All of the studies in question still stand in the scientific literature.

Anja von Treskow, a spokeswoman for Roche, said the reporting on the trials “was done according to the standards of the time” and that the company “continuously update[s] our methods” to comply with changing standards.

Joanmarie Goddard, a spokeswoman for Alli’s marketer, GlaxoSmithKline, said the company “take[s] adverse event reporting for our products very seriously and routinely monitor[s] safety information in conjunction with health care professionals and regulatory agencies worldwide.”

The rise and fall of a weight-loss pill

In the first year after Roche brought Xenical to market in the US, the drug brought in $600 million worldwide. Over the course of the 2000s, the drug was prescribed 11 million times in the US, according to an analysis of data from the consumer group Public Citizen. When GSK launched the drug over-the-counter as Alli in 2007, it blew through the gates, selling $155 million in its first weeks on the market.

The drug, which is meant to be paired with diet and exercise, works by preventing the body from absorbing fat. But excreting lots of fat makes the stool oily, leading to gastrointestinal side effects for many patients.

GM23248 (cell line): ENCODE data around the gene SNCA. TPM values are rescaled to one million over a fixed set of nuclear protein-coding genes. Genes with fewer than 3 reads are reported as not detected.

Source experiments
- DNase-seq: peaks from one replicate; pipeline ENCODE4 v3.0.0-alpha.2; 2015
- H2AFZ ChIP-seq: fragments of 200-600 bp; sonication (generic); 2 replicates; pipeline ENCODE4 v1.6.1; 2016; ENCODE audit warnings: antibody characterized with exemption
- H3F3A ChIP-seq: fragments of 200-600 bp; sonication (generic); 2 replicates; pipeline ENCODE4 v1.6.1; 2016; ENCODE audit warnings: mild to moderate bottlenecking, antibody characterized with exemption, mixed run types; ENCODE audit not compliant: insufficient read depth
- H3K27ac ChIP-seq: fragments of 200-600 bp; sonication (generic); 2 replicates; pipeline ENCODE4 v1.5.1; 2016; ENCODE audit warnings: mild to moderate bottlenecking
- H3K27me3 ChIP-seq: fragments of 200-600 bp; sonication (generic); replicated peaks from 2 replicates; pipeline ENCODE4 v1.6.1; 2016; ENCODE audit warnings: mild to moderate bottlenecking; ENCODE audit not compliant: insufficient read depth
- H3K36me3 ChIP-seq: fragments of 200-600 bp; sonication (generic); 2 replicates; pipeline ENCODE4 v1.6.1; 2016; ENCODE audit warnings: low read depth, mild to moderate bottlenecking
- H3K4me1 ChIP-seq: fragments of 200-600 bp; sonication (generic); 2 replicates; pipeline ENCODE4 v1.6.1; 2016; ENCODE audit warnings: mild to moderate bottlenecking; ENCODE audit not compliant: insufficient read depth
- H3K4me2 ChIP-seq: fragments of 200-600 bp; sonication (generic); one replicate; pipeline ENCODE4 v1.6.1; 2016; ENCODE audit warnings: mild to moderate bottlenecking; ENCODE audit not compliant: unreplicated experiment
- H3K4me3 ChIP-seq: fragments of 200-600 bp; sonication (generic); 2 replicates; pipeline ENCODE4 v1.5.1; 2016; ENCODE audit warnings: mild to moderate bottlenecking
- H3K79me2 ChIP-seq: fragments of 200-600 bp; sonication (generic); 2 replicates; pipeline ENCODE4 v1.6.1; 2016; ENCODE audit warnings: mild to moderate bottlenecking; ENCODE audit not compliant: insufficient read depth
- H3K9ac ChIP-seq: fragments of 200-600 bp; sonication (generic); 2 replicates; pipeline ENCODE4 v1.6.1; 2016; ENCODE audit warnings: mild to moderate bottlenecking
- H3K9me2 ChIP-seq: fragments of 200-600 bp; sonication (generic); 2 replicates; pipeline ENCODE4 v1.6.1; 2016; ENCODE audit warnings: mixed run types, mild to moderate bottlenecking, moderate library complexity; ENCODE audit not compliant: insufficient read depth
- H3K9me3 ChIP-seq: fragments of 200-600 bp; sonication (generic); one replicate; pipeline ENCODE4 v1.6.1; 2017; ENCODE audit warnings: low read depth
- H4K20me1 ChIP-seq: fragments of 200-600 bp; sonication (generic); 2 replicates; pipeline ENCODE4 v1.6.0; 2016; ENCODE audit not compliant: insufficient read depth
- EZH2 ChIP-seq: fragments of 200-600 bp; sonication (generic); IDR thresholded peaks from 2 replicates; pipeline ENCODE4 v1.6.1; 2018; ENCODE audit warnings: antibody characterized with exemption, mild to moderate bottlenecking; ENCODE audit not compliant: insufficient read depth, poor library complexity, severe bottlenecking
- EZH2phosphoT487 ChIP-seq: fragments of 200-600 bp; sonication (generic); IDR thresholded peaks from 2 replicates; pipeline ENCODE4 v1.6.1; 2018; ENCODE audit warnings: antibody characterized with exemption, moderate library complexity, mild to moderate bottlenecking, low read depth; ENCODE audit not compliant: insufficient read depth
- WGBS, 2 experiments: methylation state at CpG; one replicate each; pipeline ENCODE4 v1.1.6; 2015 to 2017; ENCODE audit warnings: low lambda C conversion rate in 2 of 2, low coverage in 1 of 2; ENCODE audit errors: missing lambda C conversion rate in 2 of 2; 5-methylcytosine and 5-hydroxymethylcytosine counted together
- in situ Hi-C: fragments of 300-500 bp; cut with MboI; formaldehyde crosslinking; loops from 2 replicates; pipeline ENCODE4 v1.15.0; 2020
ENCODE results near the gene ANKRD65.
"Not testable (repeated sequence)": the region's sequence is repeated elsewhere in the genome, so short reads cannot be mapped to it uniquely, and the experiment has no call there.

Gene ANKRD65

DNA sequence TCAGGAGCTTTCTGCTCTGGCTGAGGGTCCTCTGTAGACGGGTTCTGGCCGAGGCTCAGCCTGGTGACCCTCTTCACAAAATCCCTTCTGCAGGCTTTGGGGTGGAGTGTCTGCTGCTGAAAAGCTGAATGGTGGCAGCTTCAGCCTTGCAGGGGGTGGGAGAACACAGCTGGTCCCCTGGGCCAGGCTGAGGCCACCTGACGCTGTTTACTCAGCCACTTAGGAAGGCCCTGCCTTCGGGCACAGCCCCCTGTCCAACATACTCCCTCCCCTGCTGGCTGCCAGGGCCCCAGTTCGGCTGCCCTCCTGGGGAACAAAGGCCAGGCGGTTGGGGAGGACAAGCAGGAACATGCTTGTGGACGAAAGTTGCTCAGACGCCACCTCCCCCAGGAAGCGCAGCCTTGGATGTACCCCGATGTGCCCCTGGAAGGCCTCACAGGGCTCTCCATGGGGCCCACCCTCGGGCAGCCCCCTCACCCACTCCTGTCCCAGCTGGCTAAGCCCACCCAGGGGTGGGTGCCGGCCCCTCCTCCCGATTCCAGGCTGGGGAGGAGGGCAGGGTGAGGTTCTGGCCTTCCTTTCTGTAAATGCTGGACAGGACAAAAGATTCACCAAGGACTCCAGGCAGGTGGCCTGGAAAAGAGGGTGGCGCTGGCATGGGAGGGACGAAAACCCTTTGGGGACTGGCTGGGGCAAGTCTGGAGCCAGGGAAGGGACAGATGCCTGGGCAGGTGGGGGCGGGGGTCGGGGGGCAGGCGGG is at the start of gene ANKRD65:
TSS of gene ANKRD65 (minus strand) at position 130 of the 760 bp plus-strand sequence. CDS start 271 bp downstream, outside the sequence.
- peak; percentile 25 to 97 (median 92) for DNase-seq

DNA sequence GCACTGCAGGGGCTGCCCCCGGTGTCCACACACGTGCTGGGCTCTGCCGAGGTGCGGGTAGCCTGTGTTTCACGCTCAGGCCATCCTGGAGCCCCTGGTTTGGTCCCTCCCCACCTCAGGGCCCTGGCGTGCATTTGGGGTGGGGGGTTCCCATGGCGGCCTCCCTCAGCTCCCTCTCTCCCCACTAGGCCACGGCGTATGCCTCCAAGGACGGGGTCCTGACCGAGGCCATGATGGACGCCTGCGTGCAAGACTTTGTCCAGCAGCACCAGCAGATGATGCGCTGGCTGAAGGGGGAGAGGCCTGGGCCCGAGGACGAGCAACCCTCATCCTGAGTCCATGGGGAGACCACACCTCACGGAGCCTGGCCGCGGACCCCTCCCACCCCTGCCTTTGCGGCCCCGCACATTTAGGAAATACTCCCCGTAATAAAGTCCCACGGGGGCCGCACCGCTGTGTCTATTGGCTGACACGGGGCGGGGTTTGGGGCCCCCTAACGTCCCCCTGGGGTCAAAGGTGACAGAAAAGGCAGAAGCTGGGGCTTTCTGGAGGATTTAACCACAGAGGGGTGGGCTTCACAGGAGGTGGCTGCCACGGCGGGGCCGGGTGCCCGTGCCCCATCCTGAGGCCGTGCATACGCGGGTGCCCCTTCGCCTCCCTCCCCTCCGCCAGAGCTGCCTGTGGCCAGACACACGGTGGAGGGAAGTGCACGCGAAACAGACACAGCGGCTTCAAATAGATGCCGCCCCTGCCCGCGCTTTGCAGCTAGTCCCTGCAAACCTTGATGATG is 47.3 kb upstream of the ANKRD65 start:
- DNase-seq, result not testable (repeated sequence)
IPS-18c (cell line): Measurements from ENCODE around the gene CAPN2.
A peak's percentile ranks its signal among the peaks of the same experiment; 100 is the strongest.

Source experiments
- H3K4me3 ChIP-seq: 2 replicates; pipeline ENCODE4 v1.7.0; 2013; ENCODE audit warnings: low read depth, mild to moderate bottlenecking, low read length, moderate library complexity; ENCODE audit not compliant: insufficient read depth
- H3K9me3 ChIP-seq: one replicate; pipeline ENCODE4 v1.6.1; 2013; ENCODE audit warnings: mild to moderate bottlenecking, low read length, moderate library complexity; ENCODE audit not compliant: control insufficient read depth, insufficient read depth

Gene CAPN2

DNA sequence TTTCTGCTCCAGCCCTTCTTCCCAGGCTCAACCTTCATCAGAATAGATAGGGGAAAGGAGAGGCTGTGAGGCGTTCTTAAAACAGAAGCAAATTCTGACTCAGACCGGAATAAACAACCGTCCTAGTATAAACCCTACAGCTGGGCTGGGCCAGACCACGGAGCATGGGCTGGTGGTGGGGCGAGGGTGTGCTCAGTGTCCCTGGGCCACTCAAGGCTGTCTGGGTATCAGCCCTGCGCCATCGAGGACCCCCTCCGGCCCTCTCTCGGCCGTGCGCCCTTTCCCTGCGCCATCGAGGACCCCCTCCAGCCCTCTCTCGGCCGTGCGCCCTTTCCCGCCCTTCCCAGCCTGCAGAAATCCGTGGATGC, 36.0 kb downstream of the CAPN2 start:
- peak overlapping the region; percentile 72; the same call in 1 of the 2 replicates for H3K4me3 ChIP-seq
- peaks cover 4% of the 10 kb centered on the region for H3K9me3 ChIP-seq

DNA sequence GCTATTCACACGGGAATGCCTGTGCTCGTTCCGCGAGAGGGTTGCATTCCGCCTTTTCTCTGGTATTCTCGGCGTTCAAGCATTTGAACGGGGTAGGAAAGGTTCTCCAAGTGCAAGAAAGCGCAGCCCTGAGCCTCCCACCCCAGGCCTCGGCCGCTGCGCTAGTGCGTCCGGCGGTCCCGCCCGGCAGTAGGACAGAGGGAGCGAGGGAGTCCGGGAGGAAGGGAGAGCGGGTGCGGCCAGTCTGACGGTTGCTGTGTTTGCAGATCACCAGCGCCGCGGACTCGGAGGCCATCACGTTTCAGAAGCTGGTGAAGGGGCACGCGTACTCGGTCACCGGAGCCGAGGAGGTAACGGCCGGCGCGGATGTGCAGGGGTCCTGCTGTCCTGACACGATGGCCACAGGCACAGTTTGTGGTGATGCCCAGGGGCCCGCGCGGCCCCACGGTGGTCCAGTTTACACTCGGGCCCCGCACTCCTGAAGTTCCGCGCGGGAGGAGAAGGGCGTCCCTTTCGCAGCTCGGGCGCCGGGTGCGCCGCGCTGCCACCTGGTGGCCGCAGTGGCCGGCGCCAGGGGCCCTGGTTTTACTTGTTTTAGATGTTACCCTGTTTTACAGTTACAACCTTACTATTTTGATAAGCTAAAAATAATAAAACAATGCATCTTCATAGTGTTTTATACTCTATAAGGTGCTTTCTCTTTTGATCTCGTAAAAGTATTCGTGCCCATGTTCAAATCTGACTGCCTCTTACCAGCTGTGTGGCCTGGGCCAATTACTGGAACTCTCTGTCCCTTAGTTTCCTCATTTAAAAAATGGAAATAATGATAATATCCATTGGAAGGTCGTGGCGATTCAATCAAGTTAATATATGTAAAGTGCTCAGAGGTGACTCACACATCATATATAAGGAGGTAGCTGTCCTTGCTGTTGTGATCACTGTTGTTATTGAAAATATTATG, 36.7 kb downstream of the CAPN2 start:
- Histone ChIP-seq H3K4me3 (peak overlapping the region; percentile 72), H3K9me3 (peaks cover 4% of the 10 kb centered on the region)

Even at the drug’s peak, warning signs were apparent. US prescriptions of Xenical declined every year. A 2007 study of nearly 17,000 patients found that just 6 percent of participants were still taking Xenical after one year; after two years, it was down to 2 percent.

That’s an indication that “the balance between efficacy and harms is not very beneficial,” said Dr. Jeppe Schroll, lead author of the new analysis and a researcher at the Nordic Cochrane Centre in Copenhagen.

Then in 2010, the FDA added a warning to both Xenical and Alli cautioning about “rare reports” of liver damage; a 2012 study found such alarming toxicity effects that the researcher immediately reported his findings to the FDA.

Roche no longer markets Xenical in the US, though generic versions of the prescription drug are still available. GSK no longer breaks out Alli sales in its financial reports, and wouldn’t comment on current sales figures for the drug. A pack of 120 Alli pills sells online for $56.

In spite of orlistat’s struggles, drug makers aren’t giving up on the pill. A Canadian drug company, M Pharmaceutical, is working on a reformulated alternative that will steer clear of the existing drug’s “socially unacceptable ‘underwear issues.’”